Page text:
- Take varenicline after eating and with a full glass (8 ounces) of water.
- Most people will take varenicline for up to 12 weeks. If you have completely quit smoking by 12 weeks, your doctor may prescribe varenicline for another 12 weeks to help you stay cigarette-free.
- Varenicline comes as a white tablet (0.5 mg) and a blue tablet (1 mg). You start with the white tablet and then usually go to the blue tablet.
- Talk to your doctor if you are having side effects such as nausea, strange dreams, or sleep problems. Your doctor may want to reduce your dose.
- If you miss a dose of varenicline, take it as soon as you remember. If it is close to the time for your next dose, wait. Just take your next dose at your regular dose.
Take varenicline exactly as your doctor prescribes it. Follow the directions on your prescription label carefully.
The recommended dose of varenicline is 1 mg twice daily following a one week titration (gradual increase). Days 1 to 3, 0.5 mg once daily. Days 4 to 7, 0.5 mg twice daily. Day 8 to end of treatment, 1 mg twice daily.
Patients should be treated with varenicline for 12 weeks. For patients who have successfully stopped smoking at the end of 12 weeks, an additional course of 12 weeks' treatment with varenicline is recommended to further increase the likelihood of long-term abstinence.
Patients who do not succeed in stopping smoking during 12 weeks of initial therapy, or who relapse after treatment, should be encouraged to make another attempt once factors contributing to the failed attempt have been identified and addressed.
Consider a temporary or permanent dose reduction in patients who cannot tolerate the adverse effects of varenicline.
If you take too much varenicline call your healthcare provider or local Poison Control Center, or seek emergency medical attention right away.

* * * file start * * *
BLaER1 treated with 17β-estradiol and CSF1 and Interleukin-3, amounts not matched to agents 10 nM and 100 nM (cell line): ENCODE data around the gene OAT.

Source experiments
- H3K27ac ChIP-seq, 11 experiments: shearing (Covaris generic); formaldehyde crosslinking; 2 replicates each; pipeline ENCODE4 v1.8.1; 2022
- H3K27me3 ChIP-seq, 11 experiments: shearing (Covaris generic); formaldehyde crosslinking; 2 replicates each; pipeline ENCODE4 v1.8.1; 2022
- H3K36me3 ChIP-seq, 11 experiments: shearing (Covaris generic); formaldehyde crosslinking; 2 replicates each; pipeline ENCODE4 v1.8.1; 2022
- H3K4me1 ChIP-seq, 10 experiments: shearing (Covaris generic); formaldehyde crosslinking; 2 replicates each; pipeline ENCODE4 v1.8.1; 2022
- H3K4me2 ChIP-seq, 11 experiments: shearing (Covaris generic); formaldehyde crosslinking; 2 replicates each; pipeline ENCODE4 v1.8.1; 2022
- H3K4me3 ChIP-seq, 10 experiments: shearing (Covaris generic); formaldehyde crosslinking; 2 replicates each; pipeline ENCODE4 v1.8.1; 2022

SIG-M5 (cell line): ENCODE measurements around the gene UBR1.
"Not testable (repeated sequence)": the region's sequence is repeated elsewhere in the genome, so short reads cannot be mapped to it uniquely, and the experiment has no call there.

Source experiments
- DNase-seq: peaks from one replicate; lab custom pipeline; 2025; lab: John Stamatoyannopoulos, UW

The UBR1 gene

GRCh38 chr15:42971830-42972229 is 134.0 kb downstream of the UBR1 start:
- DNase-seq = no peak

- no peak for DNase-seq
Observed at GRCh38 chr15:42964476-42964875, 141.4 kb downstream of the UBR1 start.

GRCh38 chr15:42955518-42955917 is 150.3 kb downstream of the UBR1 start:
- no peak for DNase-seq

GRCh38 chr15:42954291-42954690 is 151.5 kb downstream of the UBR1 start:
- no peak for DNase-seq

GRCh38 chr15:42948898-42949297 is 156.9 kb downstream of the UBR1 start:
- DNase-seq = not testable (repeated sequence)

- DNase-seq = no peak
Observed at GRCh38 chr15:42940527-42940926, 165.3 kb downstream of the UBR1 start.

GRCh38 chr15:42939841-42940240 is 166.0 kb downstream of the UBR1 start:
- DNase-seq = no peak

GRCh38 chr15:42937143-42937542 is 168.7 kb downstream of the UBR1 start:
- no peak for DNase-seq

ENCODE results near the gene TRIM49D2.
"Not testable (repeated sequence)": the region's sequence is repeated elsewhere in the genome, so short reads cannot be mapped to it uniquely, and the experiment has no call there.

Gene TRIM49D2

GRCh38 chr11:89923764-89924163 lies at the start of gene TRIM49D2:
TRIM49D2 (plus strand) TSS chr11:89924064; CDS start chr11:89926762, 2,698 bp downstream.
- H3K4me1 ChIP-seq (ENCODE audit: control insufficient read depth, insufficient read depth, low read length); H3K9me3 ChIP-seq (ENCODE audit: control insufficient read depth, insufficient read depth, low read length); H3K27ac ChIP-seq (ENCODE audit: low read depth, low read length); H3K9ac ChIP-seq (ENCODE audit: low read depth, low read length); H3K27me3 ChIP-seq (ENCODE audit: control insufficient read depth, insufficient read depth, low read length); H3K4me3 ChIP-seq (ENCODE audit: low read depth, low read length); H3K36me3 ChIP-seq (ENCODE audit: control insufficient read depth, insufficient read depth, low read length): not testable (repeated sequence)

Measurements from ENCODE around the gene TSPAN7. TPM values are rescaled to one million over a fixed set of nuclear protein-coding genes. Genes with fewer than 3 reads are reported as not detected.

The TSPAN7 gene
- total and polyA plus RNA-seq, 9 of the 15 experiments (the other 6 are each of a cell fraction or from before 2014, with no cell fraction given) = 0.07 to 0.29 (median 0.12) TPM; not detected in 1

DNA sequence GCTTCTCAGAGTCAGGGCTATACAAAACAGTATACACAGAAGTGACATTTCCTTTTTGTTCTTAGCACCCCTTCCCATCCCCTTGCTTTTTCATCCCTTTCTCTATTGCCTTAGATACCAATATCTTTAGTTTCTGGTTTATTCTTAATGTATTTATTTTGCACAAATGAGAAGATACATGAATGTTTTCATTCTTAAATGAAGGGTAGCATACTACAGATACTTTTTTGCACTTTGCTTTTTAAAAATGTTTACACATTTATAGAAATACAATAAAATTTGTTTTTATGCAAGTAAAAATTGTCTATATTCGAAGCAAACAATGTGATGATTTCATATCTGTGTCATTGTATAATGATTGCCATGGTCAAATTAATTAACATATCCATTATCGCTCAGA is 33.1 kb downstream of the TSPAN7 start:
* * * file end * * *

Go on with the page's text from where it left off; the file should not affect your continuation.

If varenicline is administered by a healthcare provider in a medical setting, it is unlikely that an overdose will occur. However, if overdose is suspected, seek emergency medical attention.
- Store varenicline at room temperature, 59 to 86°F (15 to 30°C).
- Safely dispose of varenicline that is out of date or no longer needed.
- Keep varenicline and all medicines out of the reach of children.
Varenicline FDA Warning
WARNING: SERIOUS NEUROPSYCHIATRIC EVENTS
Serious neuropsychiatric events including, but not limited to, depression, suicidal ideation, suicide attempt, and completed suicide have been reported in patients taking varenicline. Some reported cases may have been complicated by the symptoms of nicotine withdrawal in patients who stopped smoking. Depressed mood may be a symptom of nicotine withdrawal. Depression, rarely including suicidal ideation, has been reported in smokers undergoing a smoking cessation attempt without medication. However, some of these symptoms have occurred in patients taking varenicline who continued to smoke.
All patients being treated with varenicline should be observed for neuropsychiatric symptoms including changes in behavior, hostility, agitation, depressed mood, and suicide-related events, including ideation, behavior, and attempted suicide. These symptoms, as well as worsening of pre-existing psychiatric illness and completed suicide, have been reported in some patients attempting to quit smoking while taking varenicline in the postmarketing experience. When symptoms were reported, most were during varenicline treatment, but some were following discontinuation of varenicline therapy.
These events have occurred in patients with and without pre-existing psychiatric disease. Patients with serious psychiatric illness such as schizophrenia, bipolar disorder, and major depressive disorder did not participate in the premarketing studies of varenicline, and the safety and efficacy of varenicline in such patients has not been established.
Advise patients and caregivers that the patient should stop taking varenicline and contact a healthcare provider immediately if agitation, hostility, depressed mood, or changes in behavior or thinking that are not typical for the patient are observed, or if the patient develops suicidal ideation or suicidal behavior. In many postmarketing cases, resolution of symptoms after discontinuation of varenicline was reported, although in some cases the symptoms persisted; therefore, ongoing monitoring and supportive care should be provided until symptoms resolve.
The risks of varenicline should be weighed against the benefits of its use. Varenicline has been demonstrated to increase the likelihood of abstinence from smoking for as long as one year compared to treatment with placebo. The health benefits of quitting smoking are immediate and substantial.